Some ideas sound good in theory but just never manage to work out in real-world experience, and cancer vaccines are on their way to that destination. Following the failures of Vical and Merck KGaA with their respective cancer vaccines, GlaxoSmithKline (NYSE:GSK) has announced the second pivotal trial failure for its MAGE-A3 cancer vaccine. Glaxo will continue to try to identify patient sub-populations in both melanoma and lung cancer that could/do respond to a clinically significant degree, but the odds are good that this high-risk/high-reward program is on its last legs.

Another miss for MAGE-A3
Glaxo announced on Thursday that a Phase III study (MAGRIT) of its MAGE-A3 cancer vaccine failed to meet its co-primary endpoints in a study in non-small cell lung cancer. This follows the failure of MAGE-A3 to show sufficient efficacy in patients with melanoma last year and is broadly consistent with expectations that there was only a slim chance that this compound was going to prove effective (most sell-side analysts seemed to be factoring in only a 10% to 20% chance of success).

Glaxo is not entirely finished with MAGE-A3 just yet. The company's scientists are going over the data from both melanoma and lung cancer in the hope of finding identifiable patient subgroups that show a stronger, clinically relevant response to the vaccine. Glaxo is not generally a company that refuses to accept failure and looking for subgroups is a valid notion, as tailoring cancer treatments to particular genotypes (personalized medicine) is a validated approach.

This news was a minor negative for Glaxo, in no small part because the odds of success were seen as low and the resulting risk-adjusted expected contribution to Glaxo's future sales was quite modest. For Agenus, the small biotech that developed the adjuvant for MAGE-A3, the consequences were more serious and the shares fell nearly 12% on the news.

Vaccines on their heels...
Cancer vaccines sound great in theory, but they have yet to really make a mark in real-world oncology. Dendreon's (NASDAQ: DNDN) Provenge is approved and actively marketed, but the drug has failed to catch on as a prostate cancer treatment. Provenge adds about four months to median survival time for metastatic prostate cancer, but the procedures involved (blood is taken from the patient and sent to Dendreon, who manufactures a customized vaccine) and the high cost of treatment led to disappointing adoption and less than $300 million in annual revenue.

On a relative basis, though, Dendreon's Provenge has been a rousing success. Merck KgaA's Stimuvax / tecemotide (partnered from Oncothyreon) also failed in a lung cancer study, but like Glaxo Merck is hoping to find an identifiable patient subgroup that responds better. Vical announced the failure of its Allovectin melanoma vaccine in 2013 and abandoned the program.

... but not done yet
The mechanism of action of oncology vaccines make too much sense to abandon the approach entirely. Cancer vaccines can be broadly divided between those that stimulate/prompt the patient's own immune system to destroy cancer cells and those that directly target and attack cancer cells, and there are still products in pipelines worth watching.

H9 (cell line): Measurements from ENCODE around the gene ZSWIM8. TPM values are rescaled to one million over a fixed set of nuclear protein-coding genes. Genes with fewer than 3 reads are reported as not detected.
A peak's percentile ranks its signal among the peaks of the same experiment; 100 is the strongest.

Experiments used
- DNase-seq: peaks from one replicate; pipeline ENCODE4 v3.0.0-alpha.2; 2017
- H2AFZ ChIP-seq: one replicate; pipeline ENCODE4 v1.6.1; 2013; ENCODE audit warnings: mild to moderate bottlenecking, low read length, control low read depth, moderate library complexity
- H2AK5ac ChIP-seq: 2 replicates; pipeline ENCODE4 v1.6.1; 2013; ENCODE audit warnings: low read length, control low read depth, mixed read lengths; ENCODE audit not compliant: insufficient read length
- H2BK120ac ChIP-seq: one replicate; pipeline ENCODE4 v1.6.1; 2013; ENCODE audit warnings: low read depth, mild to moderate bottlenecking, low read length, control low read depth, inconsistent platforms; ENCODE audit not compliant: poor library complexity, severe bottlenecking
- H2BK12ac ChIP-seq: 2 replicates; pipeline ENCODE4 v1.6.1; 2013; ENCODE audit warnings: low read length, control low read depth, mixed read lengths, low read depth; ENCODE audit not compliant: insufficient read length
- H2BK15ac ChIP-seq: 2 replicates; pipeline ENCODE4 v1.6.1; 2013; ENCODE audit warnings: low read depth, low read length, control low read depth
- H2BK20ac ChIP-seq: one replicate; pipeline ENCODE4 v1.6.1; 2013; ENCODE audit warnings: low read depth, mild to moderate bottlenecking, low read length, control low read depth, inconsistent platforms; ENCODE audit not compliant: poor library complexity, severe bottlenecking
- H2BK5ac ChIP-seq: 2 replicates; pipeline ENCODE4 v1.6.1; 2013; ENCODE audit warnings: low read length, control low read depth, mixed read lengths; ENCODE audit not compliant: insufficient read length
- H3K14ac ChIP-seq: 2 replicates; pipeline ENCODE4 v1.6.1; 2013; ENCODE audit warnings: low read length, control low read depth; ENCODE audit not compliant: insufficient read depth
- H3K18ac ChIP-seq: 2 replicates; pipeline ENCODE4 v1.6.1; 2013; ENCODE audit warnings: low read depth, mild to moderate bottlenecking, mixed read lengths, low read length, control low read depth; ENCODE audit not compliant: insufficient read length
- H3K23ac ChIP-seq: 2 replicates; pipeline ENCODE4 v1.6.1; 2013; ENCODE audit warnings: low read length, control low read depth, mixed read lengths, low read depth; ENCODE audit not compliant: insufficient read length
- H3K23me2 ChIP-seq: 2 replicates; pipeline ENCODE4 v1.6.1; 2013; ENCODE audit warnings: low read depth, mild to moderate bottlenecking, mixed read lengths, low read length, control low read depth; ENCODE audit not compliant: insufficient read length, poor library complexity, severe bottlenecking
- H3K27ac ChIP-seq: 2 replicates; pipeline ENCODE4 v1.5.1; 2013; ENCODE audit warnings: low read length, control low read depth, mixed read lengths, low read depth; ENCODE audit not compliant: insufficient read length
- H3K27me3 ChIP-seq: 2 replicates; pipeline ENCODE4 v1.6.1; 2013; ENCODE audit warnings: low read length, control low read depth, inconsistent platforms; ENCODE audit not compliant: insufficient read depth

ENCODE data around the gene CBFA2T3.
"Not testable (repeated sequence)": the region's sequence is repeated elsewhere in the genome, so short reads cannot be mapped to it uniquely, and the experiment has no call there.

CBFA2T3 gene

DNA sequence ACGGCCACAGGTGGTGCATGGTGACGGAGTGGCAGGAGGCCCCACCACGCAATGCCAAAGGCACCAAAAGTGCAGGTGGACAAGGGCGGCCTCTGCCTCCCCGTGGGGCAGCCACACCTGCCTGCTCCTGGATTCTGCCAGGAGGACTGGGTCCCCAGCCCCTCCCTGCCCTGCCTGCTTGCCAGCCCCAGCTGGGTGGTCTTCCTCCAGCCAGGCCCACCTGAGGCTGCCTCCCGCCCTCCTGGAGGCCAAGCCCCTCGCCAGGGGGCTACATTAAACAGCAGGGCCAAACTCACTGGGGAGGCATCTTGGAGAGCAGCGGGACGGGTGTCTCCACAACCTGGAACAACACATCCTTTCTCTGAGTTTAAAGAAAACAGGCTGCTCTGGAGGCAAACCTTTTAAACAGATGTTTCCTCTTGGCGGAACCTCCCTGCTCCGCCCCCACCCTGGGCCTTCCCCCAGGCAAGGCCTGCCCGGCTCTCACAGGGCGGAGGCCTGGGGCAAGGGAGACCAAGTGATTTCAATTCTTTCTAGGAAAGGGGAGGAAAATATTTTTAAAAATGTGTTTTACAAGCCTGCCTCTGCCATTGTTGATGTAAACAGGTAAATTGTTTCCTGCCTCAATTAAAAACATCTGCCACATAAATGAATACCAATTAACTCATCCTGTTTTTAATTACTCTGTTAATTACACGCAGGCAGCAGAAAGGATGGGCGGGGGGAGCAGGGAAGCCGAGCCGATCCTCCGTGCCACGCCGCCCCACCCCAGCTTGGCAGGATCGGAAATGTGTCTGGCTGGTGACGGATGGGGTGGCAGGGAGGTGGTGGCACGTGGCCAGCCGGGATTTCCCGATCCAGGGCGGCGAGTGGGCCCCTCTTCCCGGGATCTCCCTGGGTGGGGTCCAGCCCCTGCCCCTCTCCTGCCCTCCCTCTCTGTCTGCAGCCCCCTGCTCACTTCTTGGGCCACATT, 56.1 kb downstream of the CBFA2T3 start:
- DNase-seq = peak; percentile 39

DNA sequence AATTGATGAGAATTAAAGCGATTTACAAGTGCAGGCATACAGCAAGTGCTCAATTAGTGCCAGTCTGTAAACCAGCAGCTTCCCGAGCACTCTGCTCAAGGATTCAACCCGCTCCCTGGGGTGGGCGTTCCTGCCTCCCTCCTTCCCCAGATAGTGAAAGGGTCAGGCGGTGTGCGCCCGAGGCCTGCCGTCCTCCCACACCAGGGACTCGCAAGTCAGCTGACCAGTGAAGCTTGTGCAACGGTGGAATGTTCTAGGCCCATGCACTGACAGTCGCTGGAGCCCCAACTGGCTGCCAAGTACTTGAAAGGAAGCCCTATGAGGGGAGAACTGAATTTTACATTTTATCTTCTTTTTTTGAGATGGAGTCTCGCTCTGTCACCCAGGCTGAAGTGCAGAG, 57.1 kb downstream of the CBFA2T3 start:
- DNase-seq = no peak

Glaxo has its early stage PRAME ASCI vaccine for lung cancer and the WT1 vaccine for breast cancer. Aduro has had some encouraging early stage success with its GVAX/CRS-207 approach, and Celldex (NASDAQ:CLDX) is approaching an interim analysis in the pivotal study of its rindopepimut vaccine for EGFRvIII-positive glioblastoma. Rindopepimut showed a nine-month improvement in overall survival in a Phase II study, which is quite encouraging for this difficult-to-treat cancer. Celldex also has the early stage vaccine CDX-1401 in trials in various solid tumors.

Last and not least is Amgen's (NASDAQ:AMGN) T-Vec (talimogene laherparepvec). T-Vec works as both an oncolytic vaccine (directly destroying cancer cells) and a stimulant to the immune system and clinical results have been encouraging. Phase III overall survival data in melanoma should be available soon, and although PD-1/PDL-1 therapies may ultimately prove more successful in melanoma, success in this indication would provide some much-needed validation to the approach.

The bottom line
The good news for Glaxo is that although it seems unlikely that the company will recoup the money spent on developing MAGE-A3, the failure of this vaccine only reduces the long-term fair value by about 1% or 2%. Looking at the wider field, it remains to be seen whether cancer vaccines have a permanent seat at the table as a viable oncology approach, with Celldex and Amgen likely the best bets for near-term success.

This article represents the opinion of the writer, who may disagree with the “official” recommendation position of a Motley Fool premium advisory service. We’re motley! Questioning an investing thesis -- even one of our own -- helps us all think critically about investing and make decisions that help us become smarter, happier, and richer.